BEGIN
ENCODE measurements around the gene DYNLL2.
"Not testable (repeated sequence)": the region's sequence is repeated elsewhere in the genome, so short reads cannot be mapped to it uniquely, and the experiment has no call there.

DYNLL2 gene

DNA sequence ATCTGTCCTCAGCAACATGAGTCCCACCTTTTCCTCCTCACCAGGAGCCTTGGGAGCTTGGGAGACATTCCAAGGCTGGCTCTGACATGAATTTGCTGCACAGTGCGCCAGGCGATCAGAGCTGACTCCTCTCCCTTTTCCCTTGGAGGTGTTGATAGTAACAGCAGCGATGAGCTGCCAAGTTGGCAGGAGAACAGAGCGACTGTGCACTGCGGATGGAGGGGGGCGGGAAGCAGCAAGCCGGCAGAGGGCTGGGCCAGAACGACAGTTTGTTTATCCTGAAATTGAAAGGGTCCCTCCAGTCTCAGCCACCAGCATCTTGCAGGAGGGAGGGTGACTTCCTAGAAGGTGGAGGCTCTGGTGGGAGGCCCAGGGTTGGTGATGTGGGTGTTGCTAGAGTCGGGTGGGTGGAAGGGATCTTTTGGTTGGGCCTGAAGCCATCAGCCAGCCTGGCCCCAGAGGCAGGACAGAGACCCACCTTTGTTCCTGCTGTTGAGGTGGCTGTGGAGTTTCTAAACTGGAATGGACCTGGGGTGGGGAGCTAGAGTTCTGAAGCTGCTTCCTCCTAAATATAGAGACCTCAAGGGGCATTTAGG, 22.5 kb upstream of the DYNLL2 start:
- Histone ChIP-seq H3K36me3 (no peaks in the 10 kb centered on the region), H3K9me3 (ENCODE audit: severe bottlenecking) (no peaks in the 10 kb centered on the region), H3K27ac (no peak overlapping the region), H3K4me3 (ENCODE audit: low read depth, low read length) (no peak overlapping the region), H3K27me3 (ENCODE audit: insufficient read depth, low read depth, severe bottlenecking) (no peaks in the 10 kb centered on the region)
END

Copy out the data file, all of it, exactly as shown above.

ENCODE measurements around the gene DYNLL2.
"Not testable (repeated sequence)": the region's sequence is repeated elsewhere in the genome, so short reads cannot be mapped to it uniquely, and the experiment has no call there.

DYNLL2 gene

DNA sequence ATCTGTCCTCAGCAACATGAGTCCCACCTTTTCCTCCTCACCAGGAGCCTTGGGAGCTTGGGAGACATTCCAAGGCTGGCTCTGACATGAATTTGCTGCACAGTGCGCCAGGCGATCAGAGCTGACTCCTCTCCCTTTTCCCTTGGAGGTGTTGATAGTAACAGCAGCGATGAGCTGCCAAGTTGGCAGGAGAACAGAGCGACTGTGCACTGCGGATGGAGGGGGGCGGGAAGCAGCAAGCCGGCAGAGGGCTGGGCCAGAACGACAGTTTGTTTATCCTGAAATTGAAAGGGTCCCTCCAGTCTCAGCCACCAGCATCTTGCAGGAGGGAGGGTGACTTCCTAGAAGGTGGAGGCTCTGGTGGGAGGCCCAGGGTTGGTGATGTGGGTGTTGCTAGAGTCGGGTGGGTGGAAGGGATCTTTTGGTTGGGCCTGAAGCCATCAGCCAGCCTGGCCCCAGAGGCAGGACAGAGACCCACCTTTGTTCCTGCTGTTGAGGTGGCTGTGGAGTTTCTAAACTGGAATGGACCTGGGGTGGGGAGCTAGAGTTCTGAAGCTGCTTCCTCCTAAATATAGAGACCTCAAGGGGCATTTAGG, 22.5 kb upstream of the DYNLL2 start:
- Histone ChIP-seq H3K36me3 (no peaks in the 10 kb centered on the region), H3K9me3 (ENCODE audit: severe bottlenecking) (no peaks in the 10 kb centered on the region), H3K27ac (no peak overlapping the region), H3K4me3 (ENCODE audit: low read depth, low read length) (no peak overlapping the region), H3K27me3 (ENCODE audit: insufficient read depth, low read depth, severe bottlenecking) (no peaks in the 10 kb centered on the region)